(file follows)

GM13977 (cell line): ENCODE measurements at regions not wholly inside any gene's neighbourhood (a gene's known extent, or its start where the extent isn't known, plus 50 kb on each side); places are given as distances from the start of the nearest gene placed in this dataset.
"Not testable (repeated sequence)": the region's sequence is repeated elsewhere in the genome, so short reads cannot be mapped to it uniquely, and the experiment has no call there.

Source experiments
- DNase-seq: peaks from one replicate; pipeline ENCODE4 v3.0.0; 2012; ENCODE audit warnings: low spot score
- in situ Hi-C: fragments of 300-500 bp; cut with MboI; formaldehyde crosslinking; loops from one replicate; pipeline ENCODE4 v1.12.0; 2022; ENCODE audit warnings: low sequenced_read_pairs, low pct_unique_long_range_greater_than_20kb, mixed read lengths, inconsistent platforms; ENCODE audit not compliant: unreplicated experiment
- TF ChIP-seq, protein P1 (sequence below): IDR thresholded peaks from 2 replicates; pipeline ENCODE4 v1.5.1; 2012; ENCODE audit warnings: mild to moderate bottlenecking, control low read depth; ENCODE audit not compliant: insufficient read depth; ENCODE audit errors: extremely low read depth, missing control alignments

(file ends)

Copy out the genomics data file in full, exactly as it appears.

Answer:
GM13977 (cell line): ENCODE measurements at regions not wholly inside any gene's neighbourhood (a gene's known extent, or its start where the extent isn't known, plus 50 kb on each side); places are given as distances from the start of the nearest gene placed in this dataset.
"Not testable (repeated sequence)": the region's sequence is repeated elsewhere in the genome, so short reads cannot be mapped to it uniquely, and the experiment has no call there.

Source experiments
- DNase-seq: peaks from one replicate; pipeline ENCODE4 v3.0.0; 2012; ENCODE audit warnings: low spot score
- in situ Hi-C: fragments of 300-500 bp; cut with MboI; formaldehyde crosslinking; loops from one replicate; pipeline ENCODE4 v1.12.0; 2022; ENCODE audit warnings: low sequenced_read_pairs, low pct_unique_long_range_greater_than_20kb, mixed read lengths, inconsistent platforms; ENCODE audit not compliant: unreplicated experiment
- TF ChIP-seq, protein P1 (sequence below): IDR thresholded peaks from 2 replicates; pipeline ENCODE4 v1.5.1; 2012; ENCODE audit warnings: mild to moderate bottlenecking, control low read depth; ENCODE audit not compliant: insufficient read depth; ENCODE audit errors: extremely low read depth, missing control alignments